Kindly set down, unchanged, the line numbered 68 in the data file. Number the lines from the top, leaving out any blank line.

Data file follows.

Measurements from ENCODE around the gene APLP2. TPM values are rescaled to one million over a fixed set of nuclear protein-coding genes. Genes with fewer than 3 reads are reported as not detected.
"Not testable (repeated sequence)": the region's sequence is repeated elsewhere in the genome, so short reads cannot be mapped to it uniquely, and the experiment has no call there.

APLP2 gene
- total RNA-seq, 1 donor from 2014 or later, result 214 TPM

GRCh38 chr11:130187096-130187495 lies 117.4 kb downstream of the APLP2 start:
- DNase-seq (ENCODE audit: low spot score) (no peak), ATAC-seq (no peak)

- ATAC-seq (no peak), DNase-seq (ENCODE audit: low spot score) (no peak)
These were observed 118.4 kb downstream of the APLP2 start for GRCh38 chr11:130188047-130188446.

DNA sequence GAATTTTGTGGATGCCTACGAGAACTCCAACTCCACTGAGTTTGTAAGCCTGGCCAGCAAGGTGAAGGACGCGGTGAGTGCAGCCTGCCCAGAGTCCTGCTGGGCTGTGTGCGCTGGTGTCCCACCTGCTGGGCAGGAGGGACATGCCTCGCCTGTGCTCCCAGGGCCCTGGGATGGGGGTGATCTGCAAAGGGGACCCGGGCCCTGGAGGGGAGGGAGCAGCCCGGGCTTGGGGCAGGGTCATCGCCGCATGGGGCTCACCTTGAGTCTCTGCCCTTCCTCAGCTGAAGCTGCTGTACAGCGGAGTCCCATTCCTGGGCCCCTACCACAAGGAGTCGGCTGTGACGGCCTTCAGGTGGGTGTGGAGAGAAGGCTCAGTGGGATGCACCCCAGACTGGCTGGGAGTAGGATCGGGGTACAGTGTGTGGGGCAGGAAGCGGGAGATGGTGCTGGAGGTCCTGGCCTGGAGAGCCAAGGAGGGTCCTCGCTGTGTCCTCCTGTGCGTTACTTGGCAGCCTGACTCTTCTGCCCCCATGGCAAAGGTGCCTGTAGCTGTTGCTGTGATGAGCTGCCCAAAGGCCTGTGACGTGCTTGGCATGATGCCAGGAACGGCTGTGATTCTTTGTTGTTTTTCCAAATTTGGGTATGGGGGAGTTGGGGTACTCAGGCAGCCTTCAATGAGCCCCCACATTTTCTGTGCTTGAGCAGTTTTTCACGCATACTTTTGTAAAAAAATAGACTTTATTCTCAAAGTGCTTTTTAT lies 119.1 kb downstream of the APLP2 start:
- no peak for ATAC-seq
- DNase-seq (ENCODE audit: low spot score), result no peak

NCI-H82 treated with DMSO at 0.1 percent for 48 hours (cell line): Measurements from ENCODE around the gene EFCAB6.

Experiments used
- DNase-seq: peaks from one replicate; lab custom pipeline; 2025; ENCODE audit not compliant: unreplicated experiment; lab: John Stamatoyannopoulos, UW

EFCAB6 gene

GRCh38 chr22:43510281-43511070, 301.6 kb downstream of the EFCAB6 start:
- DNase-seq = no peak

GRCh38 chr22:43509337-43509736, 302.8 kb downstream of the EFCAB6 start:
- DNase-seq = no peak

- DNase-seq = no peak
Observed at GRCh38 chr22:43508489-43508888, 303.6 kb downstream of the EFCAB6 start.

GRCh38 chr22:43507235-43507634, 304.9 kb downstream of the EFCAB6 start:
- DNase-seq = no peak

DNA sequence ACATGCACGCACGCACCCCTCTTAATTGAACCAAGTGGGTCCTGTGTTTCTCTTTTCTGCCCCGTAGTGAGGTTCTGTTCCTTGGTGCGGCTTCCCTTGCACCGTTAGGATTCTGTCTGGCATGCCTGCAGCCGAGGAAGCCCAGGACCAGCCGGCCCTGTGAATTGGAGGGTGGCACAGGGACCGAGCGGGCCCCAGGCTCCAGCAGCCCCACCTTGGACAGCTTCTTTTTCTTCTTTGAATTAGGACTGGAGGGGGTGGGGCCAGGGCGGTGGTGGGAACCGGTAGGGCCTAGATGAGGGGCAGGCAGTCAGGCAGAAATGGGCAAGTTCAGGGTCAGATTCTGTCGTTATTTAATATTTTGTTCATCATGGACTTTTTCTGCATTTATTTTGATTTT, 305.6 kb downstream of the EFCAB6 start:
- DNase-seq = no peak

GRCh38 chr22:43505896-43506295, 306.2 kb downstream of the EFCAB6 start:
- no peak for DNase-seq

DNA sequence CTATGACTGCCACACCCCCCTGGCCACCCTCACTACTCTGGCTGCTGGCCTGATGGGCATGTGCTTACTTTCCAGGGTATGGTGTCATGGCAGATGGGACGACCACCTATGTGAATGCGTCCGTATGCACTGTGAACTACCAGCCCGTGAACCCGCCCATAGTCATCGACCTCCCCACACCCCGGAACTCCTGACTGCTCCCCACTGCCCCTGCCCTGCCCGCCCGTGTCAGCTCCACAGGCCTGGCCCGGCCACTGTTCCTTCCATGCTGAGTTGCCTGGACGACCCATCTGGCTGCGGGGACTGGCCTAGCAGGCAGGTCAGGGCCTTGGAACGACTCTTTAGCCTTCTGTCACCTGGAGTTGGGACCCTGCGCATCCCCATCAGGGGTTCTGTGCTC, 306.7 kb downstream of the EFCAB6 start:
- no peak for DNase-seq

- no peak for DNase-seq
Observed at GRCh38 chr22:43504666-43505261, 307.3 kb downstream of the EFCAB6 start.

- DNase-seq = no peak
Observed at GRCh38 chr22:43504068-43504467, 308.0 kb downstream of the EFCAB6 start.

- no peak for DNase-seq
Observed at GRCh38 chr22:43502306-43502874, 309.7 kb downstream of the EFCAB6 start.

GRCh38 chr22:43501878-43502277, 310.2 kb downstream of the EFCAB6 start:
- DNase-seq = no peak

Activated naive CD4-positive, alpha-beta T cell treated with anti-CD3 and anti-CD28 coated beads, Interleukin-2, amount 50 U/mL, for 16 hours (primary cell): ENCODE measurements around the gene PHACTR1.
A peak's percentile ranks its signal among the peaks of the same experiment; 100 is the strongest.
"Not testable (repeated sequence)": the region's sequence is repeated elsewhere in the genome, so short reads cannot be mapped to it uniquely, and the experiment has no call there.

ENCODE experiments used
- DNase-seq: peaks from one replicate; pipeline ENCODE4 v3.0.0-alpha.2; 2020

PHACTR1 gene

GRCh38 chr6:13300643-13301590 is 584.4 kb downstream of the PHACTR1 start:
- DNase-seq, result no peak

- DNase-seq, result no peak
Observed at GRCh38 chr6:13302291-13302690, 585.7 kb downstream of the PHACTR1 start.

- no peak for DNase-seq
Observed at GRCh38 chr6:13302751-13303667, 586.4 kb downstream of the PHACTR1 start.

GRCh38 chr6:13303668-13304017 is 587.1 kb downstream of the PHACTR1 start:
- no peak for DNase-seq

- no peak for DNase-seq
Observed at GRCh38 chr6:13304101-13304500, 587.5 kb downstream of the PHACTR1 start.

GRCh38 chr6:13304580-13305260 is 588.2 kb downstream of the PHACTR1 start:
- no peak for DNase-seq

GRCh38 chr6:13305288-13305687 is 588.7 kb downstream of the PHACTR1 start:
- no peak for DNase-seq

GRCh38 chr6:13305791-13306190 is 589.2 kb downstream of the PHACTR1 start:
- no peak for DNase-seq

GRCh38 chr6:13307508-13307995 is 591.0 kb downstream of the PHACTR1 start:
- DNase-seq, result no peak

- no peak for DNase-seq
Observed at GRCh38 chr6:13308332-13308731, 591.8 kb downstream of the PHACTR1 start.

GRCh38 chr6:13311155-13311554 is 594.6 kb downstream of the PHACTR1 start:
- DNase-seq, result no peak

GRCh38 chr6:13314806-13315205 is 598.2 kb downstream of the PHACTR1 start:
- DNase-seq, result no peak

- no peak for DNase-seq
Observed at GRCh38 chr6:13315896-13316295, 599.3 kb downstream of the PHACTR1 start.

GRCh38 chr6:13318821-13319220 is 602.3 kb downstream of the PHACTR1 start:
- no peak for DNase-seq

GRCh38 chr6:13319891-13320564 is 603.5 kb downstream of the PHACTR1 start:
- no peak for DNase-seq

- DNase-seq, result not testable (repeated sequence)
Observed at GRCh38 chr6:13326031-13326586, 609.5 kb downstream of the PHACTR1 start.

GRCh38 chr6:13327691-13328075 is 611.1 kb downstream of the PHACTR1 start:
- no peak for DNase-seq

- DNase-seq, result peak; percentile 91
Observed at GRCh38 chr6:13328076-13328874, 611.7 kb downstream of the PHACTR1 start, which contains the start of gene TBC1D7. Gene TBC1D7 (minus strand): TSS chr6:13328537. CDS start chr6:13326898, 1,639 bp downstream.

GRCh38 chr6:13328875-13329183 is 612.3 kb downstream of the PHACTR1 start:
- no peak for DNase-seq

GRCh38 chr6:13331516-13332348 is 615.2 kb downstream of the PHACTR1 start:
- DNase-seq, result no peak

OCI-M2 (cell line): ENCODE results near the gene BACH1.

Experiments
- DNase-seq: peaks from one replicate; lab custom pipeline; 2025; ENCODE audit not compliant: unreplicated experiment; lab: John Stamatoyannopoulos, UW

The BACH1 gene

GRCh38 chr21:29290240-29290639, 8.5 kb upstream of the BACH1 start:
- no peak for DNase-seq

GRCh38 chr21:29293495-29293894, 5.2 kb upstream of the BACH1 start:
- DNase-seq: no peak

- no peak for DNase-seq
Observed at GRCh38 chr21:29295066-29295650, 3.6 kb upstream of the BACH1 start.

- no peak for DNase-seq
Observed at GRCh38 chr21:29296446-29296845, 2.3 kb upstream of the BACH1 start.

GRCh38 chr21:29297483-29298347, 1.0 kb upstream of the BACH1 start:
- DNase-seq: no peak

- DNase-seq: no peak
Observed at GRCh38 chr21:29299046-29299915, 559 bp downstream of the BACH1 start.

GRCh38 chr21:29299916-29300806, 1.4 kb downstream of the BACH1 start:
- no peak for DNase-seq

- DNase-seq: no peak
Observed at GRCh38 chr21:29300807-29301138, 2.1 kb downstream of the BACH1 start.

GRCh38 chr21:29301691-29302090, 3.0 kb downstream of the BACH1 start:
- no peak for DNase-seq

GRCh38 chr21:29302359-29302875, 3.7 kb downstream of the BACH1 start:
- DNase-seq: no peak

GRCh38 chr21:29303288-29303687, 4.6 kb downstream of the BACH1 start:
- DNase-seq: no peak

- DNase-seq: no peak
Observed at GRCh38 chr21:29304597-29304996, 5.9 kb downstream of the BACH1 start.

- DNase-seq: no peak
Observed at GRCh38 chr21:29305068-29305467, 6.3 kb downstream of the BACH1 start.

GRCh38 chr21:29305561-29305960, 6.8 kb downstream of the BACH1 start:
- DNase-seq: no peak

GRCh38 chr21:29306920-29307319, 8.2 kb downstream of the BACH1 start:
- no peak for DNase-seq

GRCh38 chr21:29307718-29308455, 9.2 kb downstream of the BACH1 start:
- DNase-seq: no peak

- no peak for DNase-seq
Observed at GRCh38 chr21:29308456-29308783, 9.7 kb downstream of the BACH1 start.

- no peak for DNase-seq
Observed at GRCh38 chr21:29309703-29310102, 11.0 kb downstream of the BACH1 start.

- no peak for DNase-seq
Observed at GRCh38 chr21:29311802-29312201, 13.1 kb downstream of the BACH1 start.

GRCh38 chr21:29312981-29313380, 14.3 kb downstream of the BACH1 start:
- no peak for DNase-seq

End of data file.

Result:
- no peak for DNase-seq